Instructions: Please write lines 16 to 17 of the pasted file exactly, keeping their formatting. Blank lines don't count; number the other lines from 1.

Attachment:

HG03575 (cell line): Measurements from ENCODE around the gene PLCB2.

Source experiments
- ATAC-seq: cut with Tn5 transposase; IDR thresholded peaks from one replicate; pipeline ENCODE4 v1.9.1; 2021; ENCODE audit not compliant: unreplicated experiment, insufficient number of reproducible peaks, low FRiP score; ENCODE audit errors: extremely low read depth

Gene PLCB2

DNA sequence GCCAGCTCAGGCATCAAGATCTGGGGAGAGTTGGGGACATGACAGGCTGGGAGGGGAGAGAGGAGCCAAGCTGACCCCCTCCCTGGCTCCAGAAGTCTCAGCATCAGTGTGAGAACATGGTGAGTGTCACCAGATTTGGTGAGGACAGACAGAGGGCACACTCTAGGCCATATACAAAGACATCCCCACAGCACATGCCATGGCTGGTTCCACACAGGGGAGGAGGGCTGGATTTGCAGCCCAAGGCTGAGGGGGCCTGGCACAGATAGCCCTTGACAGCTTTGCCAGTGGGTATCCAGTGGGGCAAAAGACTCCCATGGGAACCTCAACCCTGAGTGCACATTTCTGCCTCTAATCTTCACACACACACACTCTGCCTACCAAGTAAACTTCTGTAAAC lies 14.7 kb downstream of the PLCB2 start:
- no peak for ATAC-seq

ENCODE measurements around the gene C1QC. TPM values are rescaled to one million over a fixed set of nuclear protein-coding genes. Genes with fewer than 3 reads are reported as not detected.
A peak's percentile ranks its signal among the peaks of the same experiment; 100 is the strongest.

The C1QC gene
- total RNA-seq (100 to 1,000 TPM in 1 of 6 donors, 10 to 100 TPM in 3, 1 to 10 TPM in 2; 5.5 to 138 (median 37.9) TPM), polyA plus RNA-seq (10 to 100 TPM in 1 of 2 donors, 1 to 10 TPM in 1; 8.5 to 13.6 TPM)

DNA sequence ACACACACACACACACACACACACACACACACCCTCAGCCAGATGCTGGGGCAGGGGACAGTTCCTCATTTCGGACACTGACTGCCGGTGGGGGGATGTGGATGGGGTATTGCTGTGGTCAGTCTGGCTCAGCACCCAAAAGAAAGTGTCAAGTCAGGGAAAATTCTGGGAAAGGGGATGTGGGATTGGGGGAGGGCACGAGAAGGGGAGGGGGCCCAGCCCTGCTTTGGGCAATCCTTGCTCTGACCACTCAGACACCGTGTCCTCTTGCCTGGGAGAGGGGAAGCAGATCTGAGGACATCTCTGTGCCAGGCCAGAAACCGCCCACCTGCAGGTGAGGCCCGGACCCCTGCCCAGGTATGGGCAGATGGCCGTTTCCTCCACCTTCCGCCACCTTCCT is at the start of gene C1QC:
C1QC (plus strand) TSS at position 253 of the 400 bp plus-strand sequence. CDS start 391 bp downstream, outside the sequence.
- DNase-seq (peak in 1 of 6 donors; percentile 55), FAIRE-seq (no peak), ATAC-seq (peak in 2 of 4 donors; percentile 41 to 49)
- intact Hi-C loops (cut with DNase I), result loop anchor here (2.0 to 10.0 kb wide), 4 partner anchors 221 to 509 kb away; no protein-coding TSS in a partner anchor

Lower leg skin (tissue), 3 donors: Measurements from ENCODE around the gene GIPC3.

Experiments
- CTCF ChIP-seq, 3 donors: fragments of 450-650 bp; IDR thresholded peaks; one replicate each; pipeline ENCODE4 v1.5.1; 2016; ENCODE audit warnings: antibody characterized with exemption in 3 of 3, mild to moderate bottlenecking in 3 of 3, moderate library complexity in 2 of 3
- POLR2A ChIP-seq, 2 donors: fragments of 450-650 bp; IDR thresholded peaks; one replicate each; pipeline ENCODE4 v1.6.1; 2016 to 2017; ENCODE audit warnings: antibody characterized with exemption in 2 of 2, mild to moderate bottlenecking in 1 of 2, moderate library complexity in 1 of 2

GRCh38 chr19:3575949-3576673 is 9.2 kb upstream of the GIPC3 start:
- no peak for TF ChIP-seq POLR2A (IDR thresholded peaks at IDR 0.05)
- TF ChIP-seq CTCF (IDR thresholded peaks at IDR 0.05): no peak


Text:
Experiments
- CTCF ChIP-seq, 3 donors: fragments of 450-650 bp; IDR thresholded peaks; one replicate each; pipeline ENCODE4 v1.5.1; 2016; ENCODE audit warnings: antibody characterized with exemption in 3 of 3, mild to moderate bottlenecking in 3 of 3, moderate library complexity in 2 of 3